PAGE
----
It’s amazing what application specific integrated circuits can do now. I never stop being surprised at what I keep seeing coming out of the pipeline. Audium Semiconductor recently gave me one such surprise with the hyper efficient AS1001 amplifier that can deliver 100 watts peak power, from a 1.5 volt (read single battery) power supply.
This is really cool, because it means more oomph from battery powered devices. Audium claims that this little sucker can run for about 1000 hours on 4 C batteries. That’s about 10 months at 3 hours of listening per day!
Stepping back a bit, I’m a physicist by training. Most of us (except for the theoriticians) made some or all of our electronics as we learned our trade, and that meant that we knew all about power and distortion. This also meant that we liked really good stereo equipment that made true representations of what was pressed into our Mobile Fidelity Sound Labs master recordings of Dark Side of the Moon and the like.
This meant class A amplifiers, and for the really persnikity, tube amplifiers (for their richer sound at high volume, and gentle non-linearities as one hit saturation. Anyway, these things were power hogs and could heat the room even when doing nothing. Solid state amplifiers were looked down on, mostly because of how they distorted music as the crossed zero volts out. This sucked because all amplifiers cross zero at all volumes (Except for our friend the class A amp), so cheap solid state amps sounded bad, even when not being pushed.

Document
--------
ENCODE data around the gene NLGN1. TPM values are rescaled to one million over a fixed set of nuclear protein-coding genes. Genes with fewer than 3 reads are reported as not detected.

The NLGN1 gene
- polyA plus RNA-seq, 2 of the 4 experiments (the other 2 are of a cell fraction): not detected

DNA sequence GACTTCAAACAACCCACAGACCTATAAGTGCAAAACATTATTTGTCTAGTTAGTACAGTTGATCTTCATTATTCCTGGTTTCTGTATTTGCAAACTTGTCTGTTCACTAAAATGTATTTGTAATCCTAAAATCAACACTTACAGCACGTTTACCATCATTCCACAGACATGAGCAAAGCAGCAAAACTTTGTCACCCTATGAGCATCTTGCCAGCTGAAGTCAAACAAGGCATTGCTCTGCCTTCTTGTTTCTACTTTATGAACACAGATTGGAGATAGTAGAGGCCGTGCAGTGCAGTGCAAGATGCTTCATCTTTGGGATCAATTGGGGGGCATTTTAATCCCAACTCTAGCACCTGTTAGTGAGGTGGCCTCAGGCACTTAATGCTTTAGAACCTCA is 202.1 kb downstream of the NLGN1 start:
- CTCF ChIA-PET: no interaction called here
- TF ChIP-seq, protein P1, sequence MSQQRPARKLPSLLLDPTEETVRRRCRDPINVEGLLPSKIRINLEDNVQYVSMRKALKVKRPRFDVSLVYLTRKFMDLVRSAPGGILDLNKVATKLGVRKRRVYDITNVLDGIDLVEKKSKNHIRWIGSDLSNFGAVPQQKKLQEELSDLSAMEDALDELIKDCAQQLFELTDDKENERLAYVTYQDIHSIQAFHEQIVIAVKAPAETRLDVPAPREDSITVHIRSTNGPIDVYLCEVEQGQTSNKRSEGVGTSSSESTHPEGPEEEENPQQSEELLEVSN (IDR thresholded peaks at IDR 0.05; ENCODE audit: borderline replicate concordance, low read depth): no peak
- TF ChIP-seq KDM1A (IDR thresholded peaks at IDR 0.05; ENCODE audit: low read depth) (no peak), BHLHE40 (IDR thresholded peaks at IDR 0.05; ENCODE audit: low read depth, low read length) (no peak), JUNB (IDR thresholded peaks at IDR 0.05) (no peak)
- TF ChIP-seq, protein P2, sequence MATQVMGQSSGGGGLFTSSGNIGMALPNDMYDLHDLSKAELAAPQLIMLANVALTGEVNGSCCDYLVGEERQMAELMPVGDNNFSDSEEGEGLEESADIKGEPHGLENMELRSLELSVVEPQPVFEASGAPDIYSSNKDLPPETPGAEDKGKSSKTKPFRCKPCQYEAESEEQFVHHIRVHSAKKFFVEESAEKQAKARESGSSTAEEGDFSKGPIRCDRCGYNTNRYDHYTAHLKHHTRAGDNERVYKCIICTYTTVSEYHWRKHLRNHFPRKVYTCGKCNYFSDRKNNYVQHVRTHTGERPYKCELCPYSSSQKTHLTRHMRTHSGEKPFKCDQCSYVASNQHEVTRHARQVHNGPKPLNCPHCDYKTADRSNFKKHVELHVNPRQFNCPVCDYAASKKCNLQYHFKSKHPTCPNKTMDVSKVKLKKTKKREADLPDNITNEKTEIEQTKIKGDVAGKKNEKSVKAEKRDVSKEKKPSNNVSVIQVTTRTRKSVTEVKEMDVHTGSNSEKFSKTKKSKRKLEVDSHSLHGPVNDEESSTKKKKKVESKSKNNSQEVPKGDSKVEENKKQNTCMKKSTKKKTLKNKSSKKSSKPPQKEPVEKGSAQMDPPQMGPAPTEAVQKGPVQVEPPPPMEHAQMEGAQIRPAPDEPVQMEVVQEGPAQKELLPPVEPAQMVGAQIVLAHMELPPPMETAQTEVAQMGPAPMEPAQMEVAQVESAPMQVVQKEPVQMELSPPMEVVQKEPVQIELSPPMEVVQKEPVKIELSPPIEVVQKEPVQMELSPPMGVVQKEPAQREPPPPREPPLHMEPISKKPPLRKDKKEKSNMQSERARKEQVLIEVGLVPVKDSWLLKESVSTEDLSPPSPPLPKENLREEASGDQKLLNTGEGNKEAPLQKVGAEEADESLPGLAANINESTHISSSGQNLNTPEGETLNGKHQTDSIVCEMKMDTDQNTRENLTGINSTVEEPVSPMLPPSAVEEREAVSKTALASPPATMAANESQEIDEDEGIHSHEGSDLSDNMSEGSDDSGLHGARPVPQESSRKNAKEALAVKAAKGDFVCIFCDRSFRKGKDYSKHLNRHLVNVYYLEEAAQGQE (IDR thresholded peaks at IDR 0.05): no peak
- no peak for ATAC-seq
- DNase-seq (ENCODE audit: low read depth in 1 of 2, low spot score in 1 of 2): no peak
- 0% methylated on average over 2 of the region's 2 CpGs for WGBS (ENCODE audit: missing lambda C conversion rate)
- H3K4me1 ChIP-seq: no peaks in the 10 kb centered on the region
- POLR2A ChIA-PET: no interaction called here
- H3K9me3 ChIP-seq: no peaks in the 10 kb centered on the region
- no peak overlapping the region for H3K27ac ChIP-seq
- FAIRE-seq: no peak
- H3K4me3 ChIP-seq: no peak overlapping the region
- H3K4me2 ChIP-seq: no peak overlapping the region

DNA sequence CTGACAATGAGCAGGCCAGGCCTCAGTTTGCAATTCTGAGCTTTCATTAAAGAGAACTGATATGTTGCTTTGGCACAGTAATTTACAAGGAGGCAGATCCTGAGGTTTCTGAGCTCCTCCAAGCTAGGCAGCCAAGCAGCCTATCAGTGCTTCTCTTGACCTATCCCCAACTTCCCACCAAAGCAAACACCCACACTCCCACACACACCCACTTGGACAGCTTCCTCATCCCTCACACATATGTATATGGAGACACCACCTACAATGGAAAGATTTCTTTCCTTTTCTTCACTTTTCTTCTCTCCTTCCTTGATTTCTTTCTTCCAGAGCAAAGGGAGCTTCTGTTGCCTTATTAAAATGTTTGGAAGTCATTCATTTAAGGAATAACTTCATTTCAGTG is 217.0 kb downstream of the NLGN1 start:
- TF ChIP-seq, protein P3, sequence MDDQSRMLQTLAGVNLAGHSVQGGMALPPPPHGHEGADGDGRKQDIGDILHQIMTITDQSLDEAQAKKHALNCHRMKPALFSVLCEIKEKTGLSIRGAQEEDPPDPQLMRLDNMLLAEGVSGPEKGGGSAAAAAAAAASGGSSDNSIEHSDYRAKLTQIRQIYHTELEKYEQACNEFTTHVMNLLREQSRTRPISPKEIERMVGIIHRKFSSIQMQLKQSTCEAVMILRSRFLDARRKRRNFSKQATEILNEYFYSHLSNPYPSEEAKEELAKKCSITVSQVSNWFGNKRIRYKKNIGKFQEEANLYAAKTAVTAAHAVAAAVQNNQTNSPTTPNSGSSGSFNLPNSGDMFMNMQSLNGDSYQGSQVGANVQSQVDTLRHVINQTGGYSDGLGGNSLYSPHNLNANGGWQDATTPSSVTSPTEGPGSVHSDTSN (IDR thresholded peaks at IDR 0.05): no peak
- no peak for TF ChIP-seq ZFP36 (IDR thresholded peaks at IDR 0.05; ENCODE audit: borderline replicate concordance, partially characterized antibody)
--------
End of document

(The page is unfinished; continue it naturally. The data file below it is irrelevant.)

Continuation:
But that’s not the case any more! Solid state amplifiers are now good, really good. (The highest end of the market is still the land of the Class A tube amp, but the size of this market keeps shrinking because of the advances in solid state analog electronics and the ever increasing price of the top of the line audio equipment). Signal reproduction is now so good in solid state products, that efficiency in one of the main areas of competition. This brings us to the class D amplifier. Class D amplifiers are kind of a cross between amplifiers and switching power supplies, but the details are unimportant. What is important is by using tricks with high speed switching of transistors (so they are either fully on or fully off), they are much more power efficient than “analog” waveform amplification. This is good for two reasons. One less power for the same volume is always good, and all the audio equipment is now just computers anyway, so getting closer to the binary world of CPUs makes integration easier.
The Audium product takes the Class D power efficiency and puts it to shame. As far as I can tell from what I can figure out from their web site, they do this by some form of “rail switching” where the internal power supplies of the chip only output high voltages when the amplifier needs them. Kind of switching squared…..
The AS1001 is currently available in a 64 pin QFN package. For those not in the biz, that’s something less than 1 cm on a side, and about 1 mm tall! Compare that to a vacuum tube and it’s a tiny fraction of the space. The size and efficinecy means this chip is perfect for boom boxes, or wireless speakers that really are wireless because they don’t have to be plugged into the wall.
Anyway, what does this really mean? In green terms, it means a lot less batteries. (For details on the impact of batteries, look here.) But really, whether one uses disposable or rechargable batteries, it means using a lot less of them. And that’s a very, very good thing.Share This: